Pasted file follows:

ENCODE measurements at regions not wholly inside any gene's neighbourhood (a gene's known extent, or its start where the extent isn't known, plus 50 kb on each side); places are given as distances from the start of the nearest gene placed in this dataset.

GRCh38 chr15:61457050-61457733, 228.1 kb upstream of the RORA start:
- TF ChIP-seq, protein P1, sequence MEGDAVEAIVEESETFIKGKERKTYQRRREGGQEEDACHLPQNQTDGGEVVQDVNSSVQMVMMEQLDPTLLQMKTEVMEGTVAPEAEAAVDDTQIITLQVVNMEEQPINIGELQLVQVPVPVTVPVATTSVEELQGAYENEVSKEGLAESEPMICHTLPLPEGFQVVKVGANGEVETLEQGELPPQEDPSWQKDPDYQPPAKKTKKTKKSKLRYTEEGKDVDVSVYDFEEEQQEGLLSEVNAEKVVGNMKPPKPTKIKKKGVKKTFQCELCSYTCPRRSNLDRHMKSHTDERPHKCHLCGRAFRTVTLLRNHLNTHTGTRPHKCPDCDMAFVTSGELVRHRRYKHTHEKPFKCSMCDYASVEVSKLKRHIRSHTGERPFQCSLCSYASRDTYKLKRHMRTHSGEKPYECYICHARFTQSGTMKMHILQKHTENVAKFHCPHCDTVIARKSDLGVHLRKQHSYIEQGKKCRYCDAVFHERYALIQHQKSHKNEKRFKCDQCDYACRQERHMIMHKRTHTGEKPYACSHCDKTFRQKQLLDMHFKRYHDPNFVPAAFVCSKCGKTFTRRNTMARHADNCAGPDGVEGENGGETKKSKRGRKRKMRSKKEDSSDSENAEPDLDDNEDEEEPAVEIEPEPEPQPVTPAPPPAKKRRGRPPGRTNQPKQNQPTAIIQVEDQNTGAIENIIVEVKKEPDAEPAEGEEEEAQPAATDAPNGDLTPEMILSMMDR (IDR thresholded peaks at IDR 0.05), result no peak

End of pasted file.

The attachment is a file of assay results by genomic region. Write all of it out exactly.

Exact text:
ENCODE measurements at regions not wholly inside any gene's neighbourhood (a gene's known extent, or its start where the extent isn't known, plus 50 kb on each side); places are given as distances from the start of the nearest gene placed in this dataset.

GRCh38 chr15:61457050-61457733, 228.1 kb upstream of the RORA start:
- TF ChIP-seq, protein P1, sequence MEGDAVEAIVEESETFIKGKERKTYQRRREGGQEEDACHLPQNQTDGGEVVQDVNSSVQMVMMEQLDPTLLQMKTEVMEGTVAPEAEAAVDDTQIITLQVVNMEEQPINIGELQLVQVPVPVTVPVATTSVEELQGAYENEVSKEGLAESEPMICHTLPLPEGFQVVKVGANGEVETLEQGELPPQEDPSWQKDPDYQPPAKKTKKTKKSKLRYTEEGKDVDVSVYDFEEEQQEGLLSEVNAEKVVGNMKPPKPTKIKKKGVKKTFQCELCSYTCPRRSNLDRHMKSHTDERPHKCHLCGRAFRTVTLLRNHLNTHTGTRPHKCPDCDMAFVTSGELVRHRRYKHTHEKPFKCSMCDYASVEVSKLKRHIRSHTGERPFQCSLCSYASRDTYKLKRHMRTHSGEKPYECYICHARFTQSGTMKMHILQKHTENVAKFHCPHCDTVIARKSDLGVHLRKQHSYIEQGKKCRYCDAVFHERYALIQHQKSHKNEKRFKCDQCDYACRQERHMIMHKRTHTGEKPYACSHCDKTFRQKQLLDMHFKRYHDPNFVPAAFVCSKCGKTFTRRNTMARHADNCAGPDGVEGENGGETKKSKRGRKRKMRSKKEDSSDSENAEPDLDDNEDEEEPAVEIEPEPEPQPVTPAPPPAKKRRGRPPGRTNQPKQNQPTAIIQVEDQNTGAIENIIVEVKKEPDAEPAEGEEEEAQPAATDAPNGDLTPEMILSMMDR (IDR thresholded peaks at IDR 0.05), result no peak